Once upon a time, about six years ago, they didn’t have apps for that (that being whatever you are talking about at any given moment). If we wanted a map or direction,s we had to use a GPS system. If we wanted to watch a movie on the road, we had to use our laptop computer or portable DVD player. Music had its own player! Basically, we were like cavemen, and we were all embarrassed by our obvious shortcomings.
The dawning of the iPhone changed all that and made multiple gadgets nearly obsolete. Why have a GPS system, movie player, music player, and a phone when you can have it all in one? That’s what we said, and life was good.
However, there is one item that I must make a case for, and that item is the flashlight. Yes, there are a number of flashlight apps available for your mobile device, and I use one nightly to walk downstairs in our dark house so that I can avoid LEGO edges, misplaced shoes, or the other random leavings of boyhood, but if I was walking down said dark stairs to check on a suspicious noise or other potential threat I think a large, solid flashlight in my hand is much more useful than my smartphone. I’m talking basic weaponry here, people.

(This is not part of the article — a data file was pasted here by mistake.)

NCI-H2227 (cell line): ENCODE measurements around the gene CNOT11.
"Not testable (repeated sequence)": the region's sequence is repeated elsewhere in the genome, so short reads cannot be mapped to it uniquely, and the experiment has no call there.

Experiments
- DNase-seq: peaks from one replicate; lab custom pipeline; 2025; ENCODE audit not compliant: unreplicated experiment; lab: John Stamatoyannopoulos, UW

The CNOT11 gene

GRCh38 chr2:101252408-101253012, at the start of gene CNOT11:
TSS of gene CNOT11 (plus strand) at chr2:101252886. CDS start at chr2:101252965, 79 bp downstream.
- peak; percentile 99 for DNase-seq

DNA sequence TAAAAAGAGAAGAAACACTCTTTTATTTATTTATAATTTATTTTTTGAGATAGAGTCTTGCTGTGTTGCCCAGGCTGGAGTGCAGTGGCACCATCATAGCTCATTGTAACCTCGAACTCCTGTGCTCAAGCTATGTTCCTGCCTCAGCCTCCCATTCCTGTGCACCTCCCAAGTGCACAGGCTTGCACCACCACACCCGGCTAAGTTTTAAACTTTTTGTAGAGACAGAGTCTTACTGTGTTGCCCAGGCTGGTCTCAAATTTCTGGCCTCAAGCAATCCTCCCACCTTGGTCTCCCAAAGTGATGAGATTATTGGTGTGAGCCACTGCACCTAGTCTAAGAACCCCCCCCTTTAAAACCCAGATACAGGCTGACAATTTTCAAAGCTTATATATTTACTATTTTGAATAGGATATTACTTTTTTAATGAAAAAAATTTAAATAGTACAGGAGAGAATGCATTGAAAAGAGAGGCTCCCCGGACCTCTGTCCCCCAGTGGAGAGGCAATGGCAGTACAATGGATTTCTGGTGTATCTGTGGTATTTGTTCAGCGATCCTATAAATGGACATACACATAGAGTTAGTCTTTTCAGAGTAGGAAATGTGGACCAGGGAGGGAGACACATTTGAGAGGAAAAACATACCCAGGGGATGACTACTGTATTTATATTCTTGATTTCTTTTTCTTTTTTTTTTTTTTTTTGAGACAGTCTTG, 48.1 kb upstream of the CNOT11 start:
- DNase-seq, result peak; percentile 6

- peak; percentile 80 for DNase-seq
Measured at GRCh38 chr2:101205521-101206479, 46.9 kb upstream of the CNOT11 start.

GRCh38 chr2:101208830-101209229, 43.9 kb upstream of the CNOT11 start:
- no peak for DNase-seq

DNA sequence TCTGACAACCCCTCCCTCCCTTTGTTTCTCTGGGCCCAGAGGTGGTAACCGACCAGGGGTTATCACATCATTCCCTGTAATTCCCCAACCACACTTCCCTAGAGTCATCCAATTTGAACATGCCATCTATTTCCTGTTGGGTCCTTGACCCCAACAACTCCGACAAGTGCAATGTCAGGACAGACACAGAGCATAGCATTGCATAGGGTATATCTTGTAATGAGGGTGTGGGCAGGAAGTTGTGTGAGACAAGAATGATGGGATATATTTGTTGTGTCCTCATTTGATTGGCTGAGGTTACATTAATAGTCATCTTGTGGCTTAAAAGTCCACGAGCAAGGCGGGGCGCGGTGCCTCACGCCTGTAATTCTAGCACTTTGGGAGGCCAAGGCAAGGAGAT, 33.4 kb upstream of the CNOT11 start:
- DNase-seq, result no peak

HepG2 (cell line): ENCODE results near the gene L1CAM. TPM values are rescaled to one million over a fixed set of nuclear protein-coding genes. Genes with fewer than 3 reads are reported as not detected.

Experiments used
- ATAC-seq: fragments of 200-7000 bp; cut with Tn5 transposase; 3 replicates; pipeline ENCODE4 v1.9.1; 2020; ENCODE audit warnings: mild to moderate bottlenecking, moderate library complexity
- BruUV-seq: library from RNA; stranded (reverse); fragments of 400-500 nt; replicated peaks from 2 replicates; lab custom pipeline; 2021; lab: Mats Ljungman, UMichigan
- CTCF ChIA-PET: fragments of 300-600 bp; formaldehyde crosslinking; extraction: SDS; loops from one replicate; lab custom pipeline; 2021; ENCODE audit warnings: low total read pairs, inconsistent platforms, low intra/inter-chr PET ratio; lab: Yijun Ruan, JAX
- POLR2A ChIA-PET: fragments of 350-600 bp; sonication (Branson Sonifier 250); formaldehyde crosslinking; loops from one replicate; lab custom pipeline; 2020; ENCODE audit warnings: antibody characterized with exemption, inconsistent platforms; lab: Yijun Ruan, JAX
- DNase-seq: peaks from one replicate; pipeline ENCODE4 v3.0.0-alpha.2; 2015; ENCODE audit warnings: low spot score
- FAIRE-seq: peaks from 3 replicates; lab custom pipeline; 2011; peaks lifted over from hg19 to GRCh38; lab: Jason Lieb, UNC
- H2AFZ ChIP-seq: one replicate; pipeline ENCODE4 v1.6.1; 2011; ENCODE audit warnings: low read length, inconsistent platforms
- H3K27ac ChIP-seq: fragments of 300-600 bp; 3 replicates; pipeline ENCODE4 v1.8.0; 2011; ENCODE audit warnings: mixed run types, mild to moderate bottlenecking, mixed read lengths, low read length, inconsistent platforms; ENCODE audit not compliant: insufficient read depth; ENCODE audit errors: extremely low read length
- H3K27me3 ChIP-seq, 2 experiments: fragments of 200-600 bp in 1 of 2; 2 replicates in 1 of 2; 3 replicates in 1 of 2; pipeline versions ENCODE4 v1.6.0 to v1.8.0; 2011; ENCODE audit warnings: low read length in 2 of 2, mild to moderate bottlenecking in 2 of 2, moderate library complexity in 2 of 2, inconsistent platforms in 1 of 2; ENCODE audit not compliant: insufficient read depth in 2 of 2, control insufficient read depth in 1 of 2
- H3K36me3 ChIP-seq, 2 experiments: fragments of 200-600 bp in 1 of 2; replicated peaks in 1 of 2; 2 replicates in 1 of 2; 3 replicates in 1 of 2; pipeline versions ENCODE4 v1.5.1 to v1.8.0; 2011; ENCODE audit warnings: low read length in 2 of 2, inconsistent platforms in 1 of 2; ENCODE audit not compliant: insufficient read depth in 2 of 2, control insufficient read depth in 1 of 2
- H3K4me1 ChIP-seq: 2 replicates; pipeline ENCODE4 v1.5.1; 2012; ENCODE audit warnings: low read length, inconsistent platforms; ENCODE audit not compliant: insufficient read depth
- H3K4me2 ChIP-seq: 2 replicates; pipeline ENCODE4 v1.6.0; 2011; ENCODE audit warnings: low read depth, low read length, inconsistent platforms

You see, flashlights are big and sturdy (actual size may vary), and if you must defend yourself against an intruder/shadow then it is better to have something that will damage the thing you are hitting rather than the thing you are hitting with. I learned that in Self-defense 101: Don’t Tuck the Thumb.
Keep a flashlight in your nightstand, and you’ll be better for it.
Also, should there be some sort of emergency in which you are without power for an extended period of time, it is smart to have a separate source for light than to drain your smartphone battery. Note, you cannot post status updates on a flashlight.
That is why it is important to have a working flashlight and some extra batteries in your emergency kit, just like water, canned goods, and toilet paper (I don’t recommend this as an app, ever).
Read more from Whit Honea at his site Honea Express and the popular group blog DadCentric. You can follow Whit on the Twitter or Pinterest (his opinions are his own and do not reflect those of Babble or most rational people).